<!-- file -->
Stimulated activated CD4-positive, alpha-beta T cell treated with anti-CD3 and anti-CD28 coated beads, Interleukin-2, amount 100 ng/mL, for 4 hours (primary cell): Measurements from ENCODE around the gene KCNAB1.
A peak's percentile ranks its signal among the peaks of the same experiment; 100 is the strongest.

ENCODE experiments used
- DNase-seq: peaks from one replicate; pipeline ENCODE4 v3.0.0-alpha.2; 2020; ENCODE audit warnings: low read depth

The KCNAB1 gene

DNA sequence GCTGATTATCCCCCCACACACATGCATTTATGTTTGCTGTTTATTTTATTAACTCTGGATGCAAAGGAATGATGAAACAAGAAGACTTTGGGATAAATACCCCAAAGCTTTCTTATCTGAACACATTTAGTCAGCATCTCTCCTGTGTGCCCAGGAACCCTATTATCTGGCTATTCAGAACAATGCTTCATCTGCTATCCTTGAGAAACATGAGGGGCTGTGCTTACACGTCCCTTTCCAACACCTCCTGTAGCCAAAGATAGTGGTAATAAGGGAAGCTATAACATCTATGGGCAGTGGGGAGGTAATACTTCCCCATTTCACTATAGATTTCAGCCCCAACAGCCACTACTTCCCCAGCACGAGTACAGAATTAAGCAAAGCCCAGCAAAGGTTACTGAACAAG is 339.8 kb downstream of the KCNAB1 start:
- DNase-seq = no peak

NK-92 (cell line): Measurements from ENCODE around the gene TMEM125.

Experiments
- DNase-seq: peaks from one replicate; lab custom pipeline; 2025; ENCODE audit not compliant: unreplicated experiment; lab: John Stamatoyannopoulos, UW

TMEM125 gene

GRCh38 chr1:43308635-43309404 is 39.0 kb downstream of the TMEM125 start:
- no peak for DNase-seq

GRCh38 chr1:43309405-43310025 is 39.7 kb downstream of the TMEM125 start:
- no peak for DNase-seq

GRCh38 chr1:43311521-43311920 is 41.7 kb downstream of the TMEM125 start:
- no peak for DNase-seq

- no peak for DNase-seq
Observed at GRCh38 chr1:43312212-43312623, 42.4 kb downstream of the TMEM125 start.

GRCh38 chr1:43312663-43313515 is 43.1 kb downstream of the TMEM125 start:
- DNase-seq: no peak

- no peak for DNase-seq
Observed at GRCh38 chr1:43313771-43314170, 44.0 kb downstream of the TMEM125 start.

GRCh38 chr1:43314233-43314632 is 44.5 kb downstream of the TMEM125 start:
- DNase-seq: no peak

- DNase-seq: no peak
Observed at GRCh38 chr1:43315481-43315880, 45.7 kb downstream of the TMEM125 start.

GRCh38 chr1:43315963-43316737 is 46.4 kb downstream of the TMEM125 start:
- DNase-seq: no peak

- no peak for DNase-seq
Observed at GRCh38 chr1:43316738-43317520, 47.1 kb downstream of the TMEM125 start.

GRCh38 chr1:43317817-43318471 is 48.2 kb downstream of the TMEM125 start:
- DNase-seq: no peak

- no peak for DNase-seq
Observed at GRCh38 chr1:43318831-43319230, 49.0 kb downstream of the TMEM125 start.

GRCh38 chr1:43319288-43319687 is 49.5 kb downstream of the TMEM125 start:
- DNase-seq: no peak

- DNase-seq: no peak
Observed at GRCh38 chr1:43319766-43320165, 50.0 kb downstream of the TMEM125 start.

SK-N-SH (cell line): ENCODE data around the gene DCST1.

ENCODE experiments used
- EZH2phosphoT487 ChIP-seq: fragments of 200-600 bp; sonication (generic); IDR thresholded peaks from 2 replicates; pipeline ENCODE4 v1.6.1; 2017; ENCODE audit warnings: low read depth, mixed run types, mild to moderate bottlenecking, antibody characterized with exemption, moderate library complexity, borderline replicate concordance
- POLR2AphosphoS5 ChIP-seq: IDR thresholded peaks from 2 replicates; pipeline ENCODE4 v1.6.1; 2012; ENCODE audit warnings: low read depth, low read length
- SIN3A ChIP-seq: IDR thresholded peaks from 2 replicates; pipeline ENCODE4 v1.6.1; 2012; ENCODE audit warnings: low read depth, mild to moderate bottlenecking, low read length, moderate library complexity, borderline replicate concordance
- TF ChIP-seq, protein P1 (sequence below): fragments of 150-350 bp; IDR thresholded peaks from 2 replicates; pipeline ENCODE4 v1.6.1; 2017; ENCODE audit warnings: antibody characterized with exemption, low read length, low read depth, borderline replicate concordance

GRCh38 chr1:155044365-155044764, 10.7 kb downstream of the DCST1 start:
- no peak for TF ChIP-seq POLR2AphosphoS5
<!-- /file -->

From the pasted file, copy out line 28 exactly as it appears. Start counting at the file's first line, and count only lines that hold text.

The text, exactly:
GRCh38 chr1:43315963-43316737 is 46.4 kb downstream of the TMEM125 start: